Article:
Photoacoustic imaging is a method of capturing images of tissues without causing pain or using ionizing radiation. In a study published in the journal Theranostics, a group of Korean researchers investigated the potential of applying photoacoustic imaging to clinical diagnoses and practices.

Prof. Chulhong Kim of Creative IT Engineering from POSTECH and his student, Byullee Park conducted joint research with Prof. Hyungwoo Kim and Kyung Min Lee of Cheonnam National University and proposed a new contrast agent for the photoacoustic imaging of deep tissues. They used a nickel-based nanoparticle as a contrast agent that absorbs light at 1,064 nm wavelength. They obtained images of the tissues penetrated in maximum 3.4 cm depth in live animals which is the deepest image observed using this wavelength compared to the previous studies.

The principle of photoacoustic imaging is that it allows lights to be absorbed by tissues which then causes a thermoelastic expansion of the tissues of the organs instantly. This generates sound wave (photoacoustic) signals that are detected as ultrasound wave sensors, producing images. The conventional optical microscopic imaging technologies only allow observing tissues in 1 mm depth. On the other hand, the photoacoustic imaging system produces images of the deep tissues in animals and humans based on optical contrast.

However, the photoacoustic imaging is challenging despite of intense research activities to observe deep tissues in various organs more closely. It is difficult to deliver enough light at 650~900nm short-wavelength with an affordable cost to deep tissues in the body. For this reason, the commercial and clinical translation of photoacoustic imaging are challenging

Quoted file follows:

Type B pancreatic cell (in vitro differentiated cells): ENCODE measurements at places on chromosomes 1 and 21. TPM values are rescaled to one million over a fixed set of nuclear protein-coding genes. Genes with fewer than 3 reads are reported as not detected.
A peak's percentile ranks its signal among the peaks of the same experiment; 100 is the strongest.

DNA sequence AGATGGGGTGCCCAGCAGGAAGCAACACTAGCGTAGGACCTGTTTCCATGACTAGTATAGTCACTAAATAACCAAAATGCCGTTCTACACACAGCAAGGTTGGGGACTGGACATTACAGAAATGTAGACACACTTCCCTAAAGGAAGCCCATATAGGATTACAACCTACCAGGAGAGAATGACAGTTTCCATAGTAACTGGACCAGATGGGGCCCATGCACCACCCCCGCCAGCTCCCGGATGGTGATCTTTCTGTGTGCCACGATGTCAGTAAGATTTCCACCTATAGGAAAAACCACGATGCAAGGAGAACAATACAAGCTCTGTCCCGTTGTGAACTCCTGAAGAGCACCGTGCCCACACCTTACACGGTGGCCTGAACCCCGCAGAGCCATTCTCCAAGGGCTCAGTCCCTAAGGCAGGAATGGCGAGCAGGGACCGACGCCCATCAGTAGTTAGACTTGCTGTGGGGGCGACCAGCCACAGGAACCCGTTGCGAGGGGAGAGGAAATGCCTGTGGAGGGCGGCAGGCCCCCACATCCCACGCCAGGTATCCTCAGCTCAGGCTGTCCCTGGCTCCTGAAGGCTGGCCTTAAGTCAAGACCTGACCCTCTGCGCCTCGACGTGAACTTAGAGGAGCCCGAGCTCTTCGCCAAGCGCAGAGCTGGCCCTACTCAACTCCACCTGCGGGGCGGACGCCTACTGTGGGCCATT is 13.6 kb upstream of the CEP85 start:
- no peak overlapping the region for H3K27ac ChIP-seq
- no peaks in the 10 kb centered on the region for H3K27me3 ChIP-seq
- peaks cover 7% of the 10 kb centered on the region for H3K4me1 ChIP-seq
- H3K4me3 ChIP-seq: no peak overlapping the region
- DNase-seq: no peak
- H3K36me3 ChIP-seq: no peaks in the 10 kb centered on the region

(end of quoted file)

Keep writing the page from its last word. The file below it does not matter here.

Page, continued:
To read more, visit POSTECH and find the study at Theranostics. 

Featured image: In vivo PA imaging of rat’s GI tract (n = 3) using a 1064 nm laser excitation. (A) Before, (B) after without chicken tissue and (C) after with chicken tissue injection of NiPNP PA MAP images. (D-F) obtained by applying depth encoding processing to panel (A-C), respectively. (G-I) Two-dimensional PA/US overlaid images obtained along the white dashed lines in panel (A-C), respectively. (J) PA enhancement comparison before injection of NiPNP, after injection of NiPNP without chicken tissue and after injection of NiPNP with stacking the chicken tissue. (K) Photograph of the rat before in vivo PA imaging of GI tract. Error bar denotes the standard error of three experiments. PA, photoacoustic; US, ultrasound; NiPNP, Ni(II) complex-containing polymeric nanoparticles; MAP, maximum amplitude projection; GI, gastrointestinal; H, head; T, tail; CT, chicken tissue.